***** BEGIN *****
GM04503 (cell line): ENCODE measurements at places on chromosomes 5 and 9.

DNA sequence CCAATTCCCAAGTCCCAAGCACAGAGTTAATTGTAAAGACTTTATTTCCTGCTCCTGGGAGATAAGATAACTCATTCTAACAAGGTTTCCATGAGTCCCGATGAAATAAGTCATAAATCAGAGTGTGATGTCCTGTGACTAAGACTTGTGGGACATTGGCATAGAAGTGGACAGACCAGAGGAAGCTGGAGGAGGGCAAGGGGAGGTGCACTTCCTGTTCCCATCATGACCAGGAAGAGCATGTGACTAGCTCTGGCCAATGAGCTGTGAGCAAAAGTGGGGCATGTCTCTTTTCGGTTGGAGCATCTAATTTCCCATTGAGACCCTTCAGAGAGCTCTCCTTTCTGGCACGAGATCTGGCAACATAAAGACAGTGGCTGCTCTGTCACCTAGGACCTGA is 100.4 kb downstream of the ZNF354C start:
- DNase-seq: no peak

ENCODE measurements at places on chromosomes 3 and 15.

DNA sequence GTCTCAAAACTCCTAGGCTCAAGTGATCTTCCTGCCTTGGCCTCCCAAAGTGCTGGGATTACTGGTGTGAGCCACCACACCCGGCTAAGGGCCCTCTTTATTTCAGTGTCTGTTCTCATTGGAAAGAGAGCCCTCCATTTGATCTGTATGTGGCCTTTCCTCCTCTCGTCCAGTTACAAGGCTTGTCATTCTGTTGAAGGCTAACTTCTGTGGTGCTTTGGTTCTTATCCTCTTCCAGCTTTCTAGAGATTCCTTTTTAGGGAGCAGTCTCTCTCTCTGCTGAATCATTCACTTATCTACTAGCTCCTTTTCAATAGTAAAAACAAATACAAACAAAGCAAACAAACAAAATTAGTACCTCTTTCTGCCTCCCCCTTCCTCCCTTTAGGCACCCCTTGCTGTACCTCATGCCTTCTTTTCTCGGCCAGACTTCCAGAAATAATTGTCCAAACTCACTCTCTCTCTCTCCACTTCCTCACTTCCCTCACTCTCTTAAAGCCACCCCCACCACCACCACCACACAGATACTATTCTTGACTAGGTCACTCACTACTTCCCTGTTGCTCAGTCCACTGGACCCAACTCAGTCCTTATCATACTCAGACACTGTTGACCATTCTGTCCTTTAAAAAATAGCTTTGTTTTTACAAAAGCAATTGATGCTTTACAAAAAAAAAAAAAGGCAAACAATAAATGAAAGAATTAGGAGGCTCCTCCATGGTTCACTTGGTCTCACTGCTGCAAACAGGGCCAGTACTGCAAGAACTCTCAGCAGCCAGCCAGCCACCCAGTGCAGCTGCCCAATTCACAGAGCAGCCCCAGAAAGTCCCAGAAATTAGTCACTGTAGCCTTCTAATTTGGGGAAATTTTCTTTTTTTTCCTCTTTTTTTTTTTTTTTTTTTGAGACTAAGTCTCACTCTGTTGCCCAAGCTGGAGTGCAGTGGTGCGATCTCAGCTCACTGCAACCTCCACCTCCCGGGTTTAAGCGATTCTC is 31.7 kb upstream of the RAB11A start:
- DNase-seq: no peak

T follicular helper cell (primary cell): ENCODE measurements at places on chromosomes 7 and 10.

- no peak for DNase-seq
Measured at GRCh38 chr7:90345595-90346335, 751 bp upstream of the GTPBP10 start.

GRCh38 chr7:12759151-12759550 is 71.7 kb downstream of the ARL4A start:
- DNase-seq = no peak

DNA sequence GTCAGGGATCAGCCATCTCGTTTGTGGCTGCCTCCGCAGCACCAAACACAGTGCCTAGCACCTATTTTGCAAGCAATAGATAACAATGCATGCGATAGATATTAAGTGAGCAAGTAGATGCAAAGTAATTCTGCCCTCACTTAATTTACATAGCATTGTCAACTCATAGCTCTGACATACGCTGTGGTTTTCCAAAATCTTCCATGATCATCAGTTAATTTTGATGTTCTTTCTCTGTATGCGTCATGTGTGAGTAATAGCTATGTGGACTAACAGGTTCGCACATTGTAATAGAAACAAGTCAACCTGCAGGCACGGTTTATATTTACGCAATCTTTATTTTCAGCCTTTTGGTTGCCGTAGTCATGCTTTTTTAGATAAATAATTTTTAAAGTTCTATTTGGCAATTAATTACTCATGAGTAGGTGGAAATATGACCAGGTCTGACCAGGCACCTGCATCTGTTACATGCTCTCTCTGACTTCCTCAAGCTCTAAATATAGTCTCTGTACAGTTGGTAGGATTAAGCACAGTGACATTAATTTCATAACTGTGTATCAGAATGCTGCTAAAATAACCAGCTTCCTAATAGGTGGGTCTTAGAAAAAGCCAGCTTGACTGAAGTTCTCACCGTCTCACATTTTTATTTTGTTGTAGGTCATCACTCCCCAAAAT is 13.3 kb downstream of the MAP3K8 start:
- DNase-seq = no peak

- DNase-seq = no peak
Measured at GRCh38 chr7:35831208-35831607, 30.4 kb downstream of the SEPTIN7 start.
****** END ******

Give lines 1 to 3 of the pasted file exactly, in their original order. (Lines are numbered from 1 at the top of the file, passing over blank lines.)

GM04503 (cell line): ENCODE measurements at places on chromosomes 5 and 9.

DNA sequence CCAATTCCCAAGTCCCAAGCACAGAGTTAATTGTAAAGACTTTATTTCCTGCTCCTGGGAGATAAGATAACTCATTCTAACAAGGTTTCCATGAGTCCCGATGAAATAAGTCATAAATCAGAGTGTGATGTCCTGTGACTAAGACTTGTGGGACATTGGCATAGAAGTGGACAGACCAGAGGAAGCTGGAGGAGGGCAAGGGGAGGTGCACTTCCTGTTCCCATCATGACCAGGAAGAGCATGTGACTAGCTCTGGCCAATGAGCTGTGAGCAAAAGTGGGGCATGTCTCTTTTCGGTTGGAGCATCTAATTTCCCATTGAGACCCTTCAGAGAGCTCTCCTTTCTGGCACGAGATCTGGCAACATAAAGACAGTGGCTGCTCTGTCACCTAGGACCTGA is 100.4 kb downstream of the ZNF354C start:
- DNase-seq: no peak